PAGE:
say

he still the policeman and just went—he didn't felt that way, telling about it helped the . care where, he didn't know. If he way he felt now. He would walk for stopped . . . Anyway, he went on blocks with this policeman and talk to Dimly he knew there were people about him about the fish business. He was a him now, and then he heard a sound that big, hearty policeman, with a warm voice had sounded through most of his years -a voice not at all like the dawn. the pounding rush of an incoming train.

All this while he had not lost his touch He was meeting it—the four-o'clock with his affairs, or his power to deal with train. He walked to the front, where them. He went on making money. He they took off the fish. He saw the familwas not looked upon as a fool, despite iar crate come through the big door of the fact that

said he the baggage-car. It was put on a truck. “touched.” It was only before it was He stepped up to it. But no-it wasn't really day, when things were still and his any more. He couldn't take it. He thin and very lonely, when they waited, looked around. Who was going to take that old fears cut him loose from present it? He waited. And then he knew that security and left him alone and afraid in it was happening!—the thing he had

some

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feared all his life would happen. The his funeral. His death might be quaint four-o'clock train was in and there was -but he had such a funeral as Freeno one to meet it and take the fish.

port's leading citizen should have. InHe waited. It was a rainy morning, deed, never did even leading citizen have and warm. The stuff must be got right such a funer al before. The old man lay to fresh ice! He ran to one end of the on a couch of violets—something quite station, to the other. He would run new in Freeport funerals. Josie comback and stand there by the crate-on manded the Aorist to be right at hand one foot, on the other, trying not to cry, and replace withering violets with fresh powerless and watching the thing hap ones. Violets never withered faster. It pen he had shaped his life to keep from is pleasant to think-indeed necessary to happening. He waited as long as he believe that death is unaware. To feel could. And when he couldn't bear it fresh violets being stuck around him another second he pulled out Walter's while old ones were really quite fresh revolver and shot himself.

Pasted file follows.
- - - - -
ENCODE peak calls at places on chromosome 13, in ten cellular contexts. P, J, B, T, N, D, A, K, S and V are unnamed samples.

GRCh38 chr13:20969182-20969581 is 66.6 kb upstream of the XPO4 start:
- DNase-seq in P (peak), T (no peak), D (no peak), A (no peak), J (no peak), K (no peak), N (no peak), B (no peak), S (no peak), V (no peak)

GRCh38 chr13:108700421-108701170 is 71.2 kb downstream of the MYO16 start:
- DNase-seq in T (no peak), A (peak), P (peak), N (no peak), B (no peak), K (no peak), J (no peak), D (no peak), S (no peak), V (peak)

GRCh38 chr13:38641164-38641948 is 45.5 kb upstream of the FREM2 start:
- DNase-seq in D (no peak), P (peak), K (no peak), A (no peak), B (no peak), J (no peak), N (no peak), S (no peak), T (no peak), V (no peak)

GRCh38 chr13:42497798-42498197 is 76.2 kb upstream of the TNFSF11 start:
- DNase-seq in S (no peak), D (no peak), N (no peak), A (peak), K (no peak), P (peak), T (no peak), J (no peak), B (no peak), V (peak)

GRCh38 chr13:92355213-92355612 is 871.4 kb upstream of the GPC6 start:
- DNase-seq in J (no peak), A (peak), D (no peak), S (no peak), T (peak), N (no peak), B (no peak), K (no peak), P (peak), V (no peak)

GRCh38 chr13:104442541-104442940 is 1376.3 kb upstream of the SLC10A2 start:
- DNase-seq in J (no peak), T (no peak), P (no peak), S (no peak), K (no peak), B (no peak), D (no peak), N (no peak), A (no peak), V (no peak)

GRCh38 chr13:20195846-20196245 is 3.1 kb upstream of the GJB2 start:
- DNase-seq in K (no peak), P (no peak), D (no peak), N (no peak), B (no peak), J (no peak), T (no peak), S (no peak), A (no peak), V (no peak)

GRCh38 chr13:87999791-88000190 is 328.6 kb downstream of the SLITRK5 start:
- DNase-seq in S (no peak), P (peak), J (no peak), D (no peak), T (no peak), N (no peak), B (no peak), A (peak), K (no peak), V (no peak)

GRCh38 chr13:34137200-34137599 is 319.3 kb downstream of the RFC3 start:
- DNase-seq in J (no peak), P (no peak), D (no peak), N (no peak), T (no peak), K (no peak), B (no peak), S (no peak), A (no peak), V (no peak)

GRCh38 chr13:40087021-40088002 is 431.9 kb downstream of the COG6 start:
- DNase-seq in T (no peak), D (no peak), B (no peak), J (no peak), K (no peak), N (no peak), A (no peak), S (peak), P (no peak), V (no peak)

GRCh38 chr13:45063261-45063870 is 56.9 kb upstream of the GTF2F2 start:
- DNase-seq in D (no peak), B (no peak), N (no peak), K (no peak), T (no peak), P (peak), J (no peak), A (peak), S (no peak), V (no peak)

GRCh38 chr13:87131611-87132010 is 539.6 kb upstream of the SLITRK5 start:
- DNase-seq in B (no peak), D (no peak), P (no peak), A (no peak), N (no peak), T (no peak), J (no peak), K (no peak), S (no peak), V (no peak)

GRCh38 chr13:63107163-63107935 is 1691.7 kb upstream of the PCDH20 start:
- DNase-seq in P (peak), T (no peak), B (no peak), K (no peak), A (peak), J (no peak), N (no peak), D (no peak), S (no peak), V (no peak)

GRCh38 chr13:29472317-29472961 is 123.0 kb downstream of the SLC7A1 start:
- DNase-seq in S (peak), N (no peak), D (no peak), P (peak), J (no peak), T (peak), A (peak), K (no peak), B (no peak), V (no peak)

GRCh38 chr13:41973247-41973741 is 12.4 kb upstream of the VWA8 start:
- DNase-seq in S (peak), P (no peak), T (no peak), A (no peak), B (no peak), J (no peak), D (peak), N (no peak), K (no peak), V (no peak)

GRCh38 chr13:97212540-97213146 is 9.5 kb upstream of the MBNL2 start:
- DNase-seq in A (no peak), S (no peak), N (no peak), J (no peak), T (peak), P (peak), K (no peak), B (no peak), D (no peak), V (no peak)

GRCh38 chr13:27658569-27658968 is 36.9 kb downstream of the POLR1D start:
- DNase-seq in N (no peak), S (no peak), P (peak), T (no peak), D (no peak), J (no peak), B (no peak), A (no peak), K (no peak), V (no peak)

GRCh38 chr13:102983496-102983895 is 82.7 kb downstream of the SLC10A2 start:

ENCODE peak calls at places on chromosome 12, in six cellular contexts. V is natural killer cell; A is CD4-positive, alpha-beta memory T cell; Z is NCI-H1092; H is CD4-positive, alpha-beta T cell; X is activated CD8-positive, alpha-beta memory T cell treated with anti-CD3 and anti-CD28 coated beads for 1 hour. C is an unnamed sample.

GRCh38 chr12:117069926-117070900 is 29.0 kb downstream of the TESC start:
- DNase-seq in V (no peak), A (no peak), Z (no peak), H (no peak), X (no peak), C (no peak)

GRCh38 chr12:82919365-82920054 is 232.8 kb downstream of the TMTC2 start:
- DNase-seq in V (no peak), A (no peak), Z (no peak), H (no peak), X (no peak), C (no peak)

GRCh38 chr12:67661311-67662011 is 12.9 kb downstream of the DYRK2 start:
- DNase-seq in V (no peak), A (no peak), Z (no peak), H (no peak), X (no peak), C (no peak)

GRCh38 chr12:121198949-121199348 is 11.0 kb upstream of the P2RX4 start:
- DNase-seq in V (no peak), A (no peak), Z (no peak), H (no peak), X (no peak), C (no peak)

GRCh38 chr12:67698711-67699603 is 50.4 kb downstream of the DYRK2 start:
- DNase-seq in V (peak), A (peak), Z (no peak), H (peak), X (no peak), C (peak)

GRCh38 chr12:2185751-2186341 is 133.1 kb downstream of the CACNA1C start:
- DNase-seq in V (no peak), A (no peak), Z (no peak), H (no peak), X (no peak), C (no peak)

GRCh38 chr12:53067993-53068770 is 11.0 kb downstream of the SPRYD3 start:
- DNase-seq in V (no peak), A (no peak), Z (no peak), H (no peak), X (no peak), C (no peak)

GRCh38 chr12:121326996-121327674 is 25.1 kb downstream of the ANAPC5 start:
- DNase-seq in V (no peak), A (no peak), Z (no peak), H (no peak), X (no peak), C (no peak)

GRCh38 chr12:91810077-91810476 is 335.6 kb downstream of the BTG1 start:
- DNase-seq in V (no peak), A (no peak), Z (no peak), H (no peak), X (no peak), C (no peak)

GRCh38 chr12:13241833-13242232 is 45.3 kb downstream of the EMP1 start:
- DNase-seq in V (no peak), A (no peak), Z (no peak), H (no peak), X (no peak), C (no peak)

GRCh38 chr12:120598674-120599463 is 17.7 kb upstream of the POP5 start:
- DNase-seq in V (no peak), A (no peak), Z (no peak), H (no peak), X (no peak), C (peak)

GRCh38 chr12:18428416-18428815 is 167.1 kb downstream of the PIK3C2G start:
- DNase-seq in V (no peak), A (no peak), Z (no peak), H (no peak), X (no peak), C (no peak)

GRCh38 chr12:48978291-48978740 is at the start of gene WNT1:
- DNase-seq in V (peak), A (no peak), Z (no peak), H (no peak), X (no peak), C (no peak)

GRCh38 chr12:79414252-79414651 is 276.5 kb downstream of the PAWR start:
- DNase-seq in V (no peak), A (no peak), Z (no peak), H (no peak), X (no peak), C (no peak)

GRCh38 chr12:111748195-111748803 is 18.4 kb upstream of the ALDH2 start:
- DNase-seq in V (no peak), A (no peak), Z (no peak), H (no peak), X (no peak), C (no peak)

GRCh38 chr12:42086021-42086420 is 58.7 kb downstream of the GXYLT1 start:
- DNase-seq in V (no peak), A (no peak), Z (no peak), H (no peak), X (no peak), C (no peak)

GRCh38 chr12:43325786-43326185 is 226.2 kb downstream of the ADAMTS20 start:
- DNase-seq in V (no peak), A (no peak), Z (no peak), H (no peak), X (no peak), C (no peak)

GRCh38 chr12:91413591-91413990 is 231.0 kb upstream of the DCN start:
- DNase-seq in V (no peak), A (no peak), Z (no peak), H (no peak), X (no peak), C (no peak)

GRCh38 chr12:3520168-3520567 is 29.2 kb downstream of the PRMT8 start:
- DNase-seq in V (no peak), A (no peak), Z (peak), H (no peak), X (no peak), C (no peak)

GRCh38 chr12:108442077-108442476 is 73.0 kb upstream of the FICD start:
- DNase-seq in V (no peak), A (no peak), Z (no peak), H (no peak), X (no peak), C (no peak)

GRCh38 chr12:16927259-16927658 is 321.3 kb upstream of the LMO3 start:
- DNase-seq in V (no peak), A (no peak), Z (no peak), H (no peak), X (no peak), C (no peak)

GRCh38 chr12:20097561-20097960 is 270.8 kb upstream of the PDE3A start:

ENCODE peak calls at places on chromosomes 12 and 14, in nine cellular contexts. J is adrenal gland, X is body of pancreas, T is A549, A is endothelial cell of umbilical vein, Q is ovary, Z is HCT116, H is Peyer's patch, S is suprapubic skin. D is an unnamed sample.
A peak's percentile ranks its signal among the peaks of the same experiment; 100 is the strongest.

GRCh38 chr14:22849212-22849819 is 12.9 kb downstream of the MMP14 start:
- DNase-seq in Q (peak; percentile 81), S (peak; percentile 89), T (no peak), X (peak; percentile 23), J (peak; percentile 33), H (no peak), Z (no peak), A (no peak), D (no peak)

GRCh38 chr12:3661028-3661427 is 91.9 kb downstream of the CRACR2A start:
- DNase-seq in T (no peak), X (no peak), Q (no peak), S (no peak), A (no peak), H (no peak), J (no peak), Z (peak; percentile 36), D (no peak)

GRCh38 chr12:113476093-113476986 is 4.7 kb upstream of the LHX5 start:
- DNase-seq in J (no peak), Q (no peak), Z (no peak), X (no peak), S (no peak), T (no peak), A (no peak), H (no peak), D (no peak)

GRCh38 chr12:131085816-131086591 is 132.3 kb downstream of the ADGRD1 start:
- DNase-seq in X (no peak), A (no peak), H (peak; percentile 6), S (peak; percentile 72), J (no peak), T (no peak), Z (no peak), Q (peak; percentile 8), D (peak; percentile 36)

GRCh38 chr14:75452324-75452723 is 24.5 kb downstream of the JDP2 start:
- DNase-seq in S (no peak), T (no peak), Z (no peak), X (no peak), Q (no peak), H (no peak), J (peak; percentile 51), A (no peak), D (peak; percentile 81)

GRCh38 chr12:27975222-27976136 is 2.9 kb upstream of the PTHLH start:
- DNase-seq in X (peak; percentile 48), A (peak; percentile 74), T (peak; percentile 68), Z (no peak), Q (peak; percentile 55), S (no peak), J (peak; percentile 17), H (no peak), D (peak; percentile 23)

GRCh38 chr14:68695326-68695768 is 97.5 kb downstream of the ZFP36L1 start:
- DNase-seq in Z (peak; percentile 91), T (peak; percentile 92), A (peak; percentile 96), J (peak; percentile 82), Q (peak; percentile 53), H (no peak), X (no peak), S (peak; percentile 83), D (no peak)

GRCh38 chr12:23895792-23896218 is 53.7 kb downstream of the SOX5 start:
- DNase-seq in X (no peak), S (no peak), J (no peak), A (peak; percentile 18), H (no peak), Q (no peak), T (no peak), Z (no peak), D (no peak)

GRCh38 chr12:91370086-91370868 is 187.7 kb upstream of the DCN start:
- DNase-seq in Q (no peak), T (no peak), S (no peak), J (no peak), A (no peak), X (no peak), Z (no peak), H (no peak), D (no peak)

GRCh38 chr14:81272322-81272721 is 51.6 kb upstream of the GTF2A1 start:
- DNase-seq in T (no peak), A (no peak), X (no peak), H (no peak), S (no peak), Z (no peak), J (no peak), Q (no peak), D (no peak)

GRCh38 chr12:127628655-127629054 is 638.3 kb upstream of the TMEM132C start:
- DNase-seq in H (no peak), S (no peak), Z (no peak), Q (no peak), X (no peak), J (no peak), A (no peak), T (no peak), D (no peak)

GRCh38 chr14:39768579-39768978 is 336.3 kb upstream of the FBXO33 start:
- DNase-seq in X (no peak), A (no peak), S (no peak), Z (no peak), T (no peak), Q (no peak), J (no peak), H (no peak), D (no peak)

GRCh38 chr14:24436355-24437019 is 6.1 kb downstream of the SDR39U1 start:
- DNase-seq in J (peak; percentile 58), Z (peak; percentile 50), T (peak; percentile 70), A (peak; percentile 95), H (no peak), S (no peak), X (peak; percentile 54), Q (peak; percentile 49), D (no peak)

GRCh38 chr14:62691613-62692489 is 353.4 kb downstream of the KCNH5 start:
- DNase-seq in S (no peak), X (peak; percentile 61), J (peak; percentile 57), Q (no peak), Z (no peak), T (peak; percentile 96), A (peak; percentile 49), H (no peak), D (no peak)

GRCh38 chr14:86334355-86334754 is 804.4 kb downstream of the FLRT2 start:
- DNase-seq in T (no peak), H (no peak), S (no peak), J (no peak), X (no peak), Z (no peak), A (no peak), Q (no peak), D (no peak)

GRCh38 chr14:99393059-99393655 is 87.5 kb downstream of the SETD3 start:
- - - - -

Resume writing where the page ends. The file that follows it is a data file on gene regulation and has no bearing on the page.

enough-even the neighbors who had

heard him at daybreak would not wish Yet it is a benign world. Things are him that. The words “Beloved Husso arranged that our deaths precede our band,” which in orchids formed the back funerals. Few of us would like our of the couch, cost just seven times as funerals, and the thought of Amos much as the dress that drove him to Owens enduring his is something not to Walter's room for the revolver. But be dwelt upon-as torture to an animal not even the four-o'clock train disis not to be dwelt upon. The Owens turbed him on his couch of violets. At family tried to make up for the “queer

for the “queer- last “Beloved Husband ” slept through ness of his death by the munificence of dawn.

The End of the Road

BY HARRIET PRESCOTT SPOFFORD

H Н
ERE it is then, the close of the long way,

The weary way!
Ah, maybe weary now, but once how gay,

The happy way!
How sweet the pleasant path, the feet how light,
And every hour Aed like an angel's flight!
Alas, how dim and dark this last step seems,

And vague as dreams!
Nay, but the sun burns bright, blue the sky beams

With flying gleams,
And every wind is soft as a caress,
And every voice is lifted but to bless!

Ah, that next tread into the deep alone!

Nay, not alone,
For heavenly love is all about thee thrown,

And close thine own!
Yet lead the sinking foot,-the silence sings-
But they that hold thee have such lofty wings!